summit-adventureProfessional guides with over 50 years of combined experience share their expertise in the history, culture and geology of Hawaii island, leading guests through the diverse climates unique to the island, starting at Waipio Valley lookout, along the Hamakua Coast, including Rainbow Falls, and to Hawaii Volcanoes National Park.  They journey around Crater Rim Drive, getting up close to steam vents and lava tubes, with a final visit to the Jaggar Museum and Overlook which provides a panoramic view of Kilauea caldera and Halemaumau crater.

waipio-lookoutThe new operation is managed by Mike Sessions, who has been working with Pat for 10 years. Guests are shuttled in micro coach vans with huge windows for viewing and coach-style seating for comfort. The 10- to 12-hour excursion includes admission to the national park, dinner, gourmet hot beverages, drinking water, rain ponchos, umbrellas, flashlights and convenient resort pick-up points at most locations along the west side of the Big Island.

summit-adventure-2For more information on booking a reservation, restrictions, and details of the tour, visit their website kilaueasummit.com.

Big Island Police Warning About Resort Awards Telephone Scam

Hawaiʻi Island police are warning the public about a series of telephone scams by callers claiming to represent resort hotels.
scam-alertA recorded messages claims that the recipient is an awards member of the resort and has earned either free accommodations or a discounted vacation package. The recipient is then asked to press “1” after which a live person makes a presentation that ultimately ends with a request for the recipient’s credit card number.

The caller ID on these calls shows up as a local telephone number but detectives have determined that the callers are using phone applications that alter the caller’s true phone number.

Police urge the public to hang up if they receive such a call and not to provide any personal information.

Reps. Tulsi Gabbard, Don Young Introduce Bipartisan Resolution on #GivingTuesday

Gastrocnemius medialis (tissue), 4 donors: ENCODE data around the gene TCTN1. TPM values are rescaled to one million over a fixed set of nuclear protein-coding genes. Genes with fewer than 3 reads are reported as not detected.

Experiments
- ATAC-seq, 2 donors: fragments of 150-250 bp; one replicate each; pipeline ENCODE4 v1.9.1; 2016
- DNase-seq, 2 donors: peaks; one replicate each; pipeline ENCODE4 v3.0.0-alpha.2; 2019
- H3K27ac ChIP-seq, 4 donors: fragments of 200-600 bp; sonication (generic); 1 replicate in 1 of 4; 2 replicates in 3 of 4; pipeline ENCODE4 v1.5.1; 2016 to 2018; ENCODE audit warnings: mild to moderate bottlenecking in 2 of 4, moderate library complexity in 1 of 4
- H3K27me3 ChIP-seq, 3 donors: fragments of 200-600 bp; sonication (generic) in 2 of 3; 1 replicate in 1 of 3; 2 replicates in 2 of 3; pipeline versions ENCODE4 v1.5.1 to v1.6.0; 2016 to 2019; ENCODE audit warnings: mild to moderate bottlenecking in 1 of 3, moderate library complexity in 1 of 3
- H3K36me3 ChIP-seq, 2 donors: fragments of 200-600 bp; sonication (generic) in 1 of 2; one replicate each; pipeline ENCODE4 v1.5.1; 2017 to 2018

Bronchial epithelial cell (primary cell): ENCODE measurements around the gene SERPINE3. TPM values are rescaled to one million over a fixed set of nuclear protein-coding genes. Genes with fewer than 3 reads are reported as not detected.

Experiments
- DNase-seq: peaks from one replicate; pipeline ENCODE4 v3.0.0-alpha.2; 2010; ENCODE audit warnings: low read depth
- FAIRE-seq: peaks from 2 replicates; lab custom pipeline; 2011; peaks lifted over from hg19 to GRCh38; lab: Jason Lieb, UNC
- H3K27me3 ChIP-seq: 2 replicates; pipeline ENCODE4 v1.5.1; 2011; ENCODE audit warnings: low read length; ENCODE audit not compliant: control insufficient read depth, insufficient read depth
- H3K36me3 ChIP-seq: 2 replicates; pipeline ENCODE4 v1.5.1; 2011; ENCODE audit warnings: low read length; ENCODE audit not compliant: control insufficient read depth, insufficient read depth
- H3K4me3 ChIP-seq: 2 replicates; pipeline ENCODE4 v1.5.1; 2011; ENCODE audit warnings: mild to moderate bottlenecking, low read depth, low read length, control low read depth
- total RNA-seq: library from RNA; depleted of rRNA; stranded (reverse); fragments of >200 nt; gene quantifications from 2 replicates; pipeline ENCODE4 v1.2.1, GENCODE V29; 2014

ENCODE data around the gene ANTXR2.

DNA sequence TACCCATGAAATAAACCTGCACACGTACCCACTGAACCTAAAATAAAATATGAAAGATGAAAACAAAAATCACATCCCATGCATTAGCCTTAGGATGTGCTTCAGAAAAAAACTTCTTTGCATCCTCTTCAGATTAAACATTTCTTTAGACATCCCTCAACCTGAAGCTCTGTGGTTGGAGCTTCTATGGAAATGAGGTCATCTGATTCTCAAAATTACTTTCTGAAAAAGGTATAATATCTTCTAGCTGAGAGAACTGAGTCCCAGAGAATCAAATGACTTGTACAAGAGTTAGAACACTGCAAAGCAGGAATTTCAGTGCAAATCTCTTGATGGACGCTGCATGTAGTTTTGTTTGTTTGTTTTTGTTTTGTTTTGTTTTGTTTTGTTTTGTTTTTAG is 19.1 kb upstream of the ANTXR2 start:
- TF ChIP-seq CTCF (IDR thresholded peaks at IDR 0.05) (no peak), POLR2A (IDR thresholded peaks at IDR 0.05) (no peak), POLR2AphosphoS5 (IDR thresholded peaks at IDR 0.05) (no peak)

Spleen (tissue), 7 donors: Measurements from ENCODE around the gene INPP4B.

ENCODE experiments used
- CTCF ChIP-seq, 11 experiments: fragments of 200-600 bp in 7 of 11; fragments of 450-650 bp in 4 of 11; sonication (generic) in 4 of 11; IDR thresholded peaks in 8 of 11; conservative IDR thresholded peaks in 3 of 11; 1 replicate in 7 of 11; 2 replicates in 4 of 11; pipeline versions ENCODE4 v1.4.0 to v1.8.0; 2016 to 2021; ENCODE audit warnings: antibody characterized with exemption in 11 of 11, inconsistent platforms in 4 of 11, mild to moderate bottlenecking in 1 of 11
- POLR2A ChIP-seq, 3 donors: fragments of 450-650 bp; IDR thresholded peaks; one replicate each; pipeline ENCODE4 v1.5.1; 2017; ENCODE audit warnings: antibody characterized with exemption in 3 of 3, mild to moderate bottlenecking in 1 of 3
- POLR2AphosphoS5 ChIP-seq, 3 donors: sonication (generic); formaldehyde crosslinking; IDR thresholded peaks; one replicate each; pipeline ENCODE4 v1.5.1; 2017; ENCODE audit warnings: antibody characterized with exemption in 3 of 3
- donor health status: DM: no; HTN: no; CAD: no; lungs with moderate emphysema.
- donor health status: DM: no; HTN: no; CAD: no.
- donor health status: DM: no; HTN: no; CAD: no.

Congresswoman Tulsi Gabbard and Congressman Don Young (AK-AL) introduced a bipartisan resolution today recognizing #GivingTuesday, a global day of charitable giving and volunteerism. #GivingTuesday, the first Tuesday after Thanksgiving, begins the holiday season in the spirit of service, following widely-recognized shopping events like Black Friday and Cyber Monday. The resolution recognizes that philanthropy and charitable giving transcend party divides and unite people across boundaries.

“Too often, we focus on the issues that divide us, rather than those that unite us. #GivingTuesday highlights the principles of service, volunteerism, giving back to our communities, and helping those in need,” said Rep. Tulsi Gabbard. “Every single day, each of us can choose to be of service, whether it’s helping a friend or family member, caring for our community and our planet, having a positive impact on those around us, or giving our time to a cause we care about. #GivingTuesday recognizes our opportunity to put service before self and to be a force for positive change in the world.”

“As we kick off the holiday season, it’s extremely important to recognize the hard work and dedication of our many service organizations and non-profits,” said Congressman Don Young. “Because of your tremendous support and generous donations, these organizations are able to assist countless families and communities across the nation. Alaskans are often recognized for our hospitality and goodwill, and I encourage everyone back home to take part in this special day and share what you can with your local charity or non-profit.”

Click to read the full resolution

Click to read the full resolution

Background: #GivingTuesday was launched by the 92nd Street Y and the United Nations Foundation in 2012, and has since become a worldwide movement, harnessing the power of social media and the generosity of people around the world to bring about real change. In its first year, #GivingTuesday brought together more than 2,500 organizations in all 50 States, and it has continued to gain momentum every year since, with more than 35,000 partners in the United States and around the world.

Remembering Hawaii’s Largest Earthquake – 7.2 Magnitude, Tsunami and Two Deaths

On this day in history, the largest earthquake in over a century struck Hawaii the morning of November 29, 1975, at 4:48 AM HST. The earthquake was of magnitude 7.2 on the Richter scale.

largest Hawaii Earthquake

It was centered about 5 km beneath the Kalapana area on the southeastern coast of Hawaii, the largest island of the Hawaiian chain  and was preceded by numerous foreshocks.

The event was accompanied, or followed shortly, by a tsunami, large-scale ground movements, hundreds of aftershocks, an eruption in the summit caldera of Kilauea Volcano.

The earthquake and the tsunami it generated produced about 4.1 million dollars in property damage, and the tsunami caused two deaths.